Amanda Raus, Chris Podosek
The Sandy Ground Project has built the first 15 of the 26 playgrounds dedicated to each of the victims of the Sandy Hook Elementary School shooting.
From the ground up, every slide and every swing has been a labor of love for the Sandy Ground Project: Where Angels Play, because each of the playgrounds represents an angel from Sandy Hook Elementary School.
“It makes me feel like a million dollars. It’s the best thing we’ve ever done,” said Bill Lavin, founder of The Sandy Ground Project.
The project was both an effort to rebuild coastal communities in New York, New Jersey and Connecticut that were damaged by Superstorm Sandy and a way to honor the lives of the 20 children and six adults who were killed in Newtown last year.
“We thought that too much focus was on the way these children left us. We wanted to celebrate who they were, their favorite colors, have their personalities reflected, and while doing that, have other children benefit,” said Lavin.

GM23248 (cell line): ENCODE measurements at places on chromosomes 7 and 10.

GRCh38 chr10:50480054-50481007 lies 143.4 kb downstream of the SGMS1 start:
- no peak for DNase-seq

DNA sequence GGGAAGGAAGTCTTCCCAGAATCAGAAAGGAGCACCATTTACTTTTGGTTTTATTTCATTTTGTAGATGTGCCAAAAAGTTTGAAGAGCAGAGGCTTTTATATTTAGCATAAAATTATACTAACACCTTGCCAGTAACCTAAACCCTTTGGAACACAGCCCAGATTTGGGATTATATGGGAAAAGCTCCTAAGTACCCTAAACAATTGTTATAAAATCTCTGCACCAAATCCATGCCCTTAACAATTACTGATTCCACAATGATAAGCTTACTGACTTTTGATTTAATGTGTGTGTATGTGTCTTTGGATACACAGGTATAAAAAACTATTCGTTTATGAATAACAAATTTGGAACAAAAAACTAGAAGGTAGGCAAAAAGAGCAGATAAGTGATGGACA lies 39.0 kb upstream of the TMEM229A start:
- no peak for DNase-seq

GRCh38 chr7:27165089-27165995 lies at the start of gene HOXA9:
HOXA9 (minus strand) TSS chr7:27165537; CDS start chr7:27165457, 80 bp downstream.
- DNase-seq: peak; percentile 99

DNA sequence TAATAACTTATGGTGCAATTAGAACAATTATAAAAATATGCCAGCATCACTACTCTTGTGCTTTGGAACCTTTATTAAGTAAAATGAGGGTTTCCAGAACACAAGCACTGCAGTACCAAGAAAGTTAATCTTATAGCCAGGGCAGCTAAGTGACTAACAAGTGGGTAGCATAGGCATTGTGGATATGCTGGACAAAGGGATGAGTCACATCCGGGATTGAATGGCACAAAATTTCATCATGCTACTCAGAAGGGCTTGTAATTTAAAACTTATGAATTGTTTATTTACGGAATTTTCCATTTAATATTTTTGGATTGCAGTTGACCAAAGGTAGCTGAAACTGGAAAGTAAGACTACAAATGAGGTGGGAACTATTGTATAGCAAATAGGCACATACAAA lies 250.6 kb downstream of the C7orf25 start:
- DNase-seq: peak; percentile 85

The playground in New London is built in honor of Emilie Parker. It has the special touches of Emilie’s drawings and her favorite colors of pink, black and blue. It’s a playground Emilie’s father says she would love.
“She was someone who was all about community and love and making sure that everybody felt welcomed, so that’s what’s going to happen here,” said Robbie Parker, Emilie’s father.
It will happen on all of the 26 playgrounds that are built. So far there are 15 completed, and the work is far from over. The playground dedicated to Josephine Gay was just completed this week in Bridgeport, and it couldn’t have come at a better time.
“A great way to overcome the anniversary with a celebration of her life,” said Michele Gay, Josephine’s mother.
“From something ugly that is happening, something beautiful is coming out of it,” said Carlos Soto, whose daughter, teacher Vicki Soto, lost her life in her classroom at Sandy Hook.
Organizers feel the memory of the 26 angels will forever live on through these playgrounds, the passion of the volunteers who built them and the children who will be able to enjoy them every day.
“I want parents when they come here with their kids to put their cell phones away and just really enjoy the pure joy that kids embrace and fill our lives with,” said Robbie Parker.
“The gift of hope and giving and people coming together against all odds and in the wake of such horror, I think will live on for generations,” said Bill Lavin.